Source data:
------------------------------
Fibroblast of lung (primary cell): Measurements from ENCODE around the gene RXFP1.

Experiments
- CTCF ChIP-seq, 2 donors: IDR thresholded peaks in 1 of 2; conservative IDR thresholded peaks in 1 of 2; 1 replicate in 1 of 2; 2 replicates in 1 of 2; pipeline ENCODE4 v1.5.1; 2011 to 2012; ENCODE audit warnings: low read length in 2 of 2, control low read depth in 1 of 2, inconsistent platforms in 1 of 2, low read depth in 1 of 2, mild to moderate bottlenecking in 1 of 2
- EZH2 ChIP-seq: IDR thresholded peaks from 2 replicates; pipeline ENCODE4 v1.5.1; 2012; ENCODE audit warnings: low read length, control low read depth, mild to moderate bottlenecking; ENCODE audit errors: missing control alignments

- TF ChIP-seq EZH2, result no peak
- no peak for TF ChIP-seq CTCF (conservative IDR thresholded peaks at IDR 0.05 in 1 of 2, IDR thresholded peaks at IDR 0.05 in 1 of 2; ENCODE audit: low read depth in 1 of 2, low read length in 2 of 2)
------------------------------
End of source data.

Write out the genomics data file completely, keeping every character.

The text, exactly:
Fibroblast of lung (primary cell): Measurements from ENCODE around the gene RXFP1.

Experiments
- CTCF ChIP-seq, 2 donors: IDR thresholded peaks in 1 of 2; conservative IDR thresholded peaks in 1 of 2; 1 replicate in 1 of 2; 2 replicates in 1 of 2; pipeline ENCODE4 v1.5.1; 2011 to 2012; ENCODE audit warnings: low read length in 2 of 2, control low read depth in 1 of 2, inconsistent platforms in 1 of 2, low read depth in 1 of 2, mild to moderate bottlenecking in 1 of 2
- EZH2 ChIP-seq: IDR thresholded peaks from 2 replicates; pipeline ENCODE4 v1.5.1; 2012; ENCODE audit warnings: low read length, control low read depth, mild to moderate bottlenecking; ENCODE audit errors: missing control alignments

- TF ChIP-seq EZH2, result no peak
- no peak for TF ChIP-seq CTCF (conservative IDR thresholded peaks at IDR 0.05 in 1 of 2, IDR thresholded peaks at IDR 0.05 in 1 of 2; ENCODE audit: low read depth in 1 of 2, low read length in 2 of 2)